Political Process, Polity Formation, and the Role of Urban Centers in Inner Asia
Author(s): J. Daniel Rogers
By 200 B.C.E. the eastern steppe regions of Inner Asia saw the development of expansive and complex political systems usually referred to as empires. The origins of these polities and the processes of consolidation can be described within the concept of a political community, reflecting the actions of competing groups in expansive social network. For Inner Asia, community was linked to issues of mobility, dispersed control hierarchies, and the economics of multi-resource pastoralism. Together, these patterns offer an alternative vision of the origin and operation of early complex polities. Archaeologically, the pastoralist way of using the built environment provides a window into the dynamics of political processes that operated within a particular polity, but also within multiple polities across long stretches of time. Based on a sample of 77 sites within 13 steppe polities distinctive patterns of political processes altered and incorporated community and place in the building of fortified settlements, palaces, military posts, and other constructions. The evidence suggests that these polities operated as spatial networks that relied more on mobility than the direct interactions seen in urban centers in sedentary societies. Urban centers tended to be the byproduct of polity formation, rather than the source.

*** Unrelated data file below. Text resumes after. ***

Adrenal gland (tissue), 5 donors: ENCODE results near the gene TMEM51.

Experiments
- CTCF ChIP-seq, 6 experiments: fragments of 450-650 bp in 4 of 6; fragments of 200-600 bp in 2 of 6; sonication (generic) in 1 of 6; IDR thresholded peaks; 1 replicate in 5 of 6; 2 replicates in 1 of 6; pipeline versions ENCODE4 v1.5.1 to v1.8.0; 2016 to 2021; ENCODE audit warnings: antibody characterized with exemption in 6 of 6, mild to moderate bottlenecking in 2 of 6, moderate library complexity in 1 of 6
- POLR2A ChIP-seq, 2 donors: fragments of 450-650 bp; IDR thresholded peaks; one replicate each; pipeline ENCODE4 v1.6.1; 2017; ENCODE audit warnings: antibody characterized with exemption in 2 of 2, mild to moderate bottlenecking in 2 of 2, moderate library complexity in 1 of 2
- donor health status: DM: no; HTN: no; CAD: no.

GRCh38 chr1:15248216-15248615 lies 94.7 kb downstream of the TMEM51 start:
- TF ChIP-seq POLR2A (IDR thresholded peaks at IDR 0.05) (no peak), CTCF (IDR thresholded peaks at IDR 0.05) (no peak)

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Political Process, Polity Formation, and the Role of Urban Centers in Inner Asia. J. Daniel Rogers. Presented at The 81st Annual Meeting of the Society for American Archaeology, Vancouver, British Columbia. 2017 ( tDAR id: 431715)
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min long: 66.885; min lat: -8.928 ; max long: 147.568; max lat: 54.059 ;
Abstract Id(s): 14755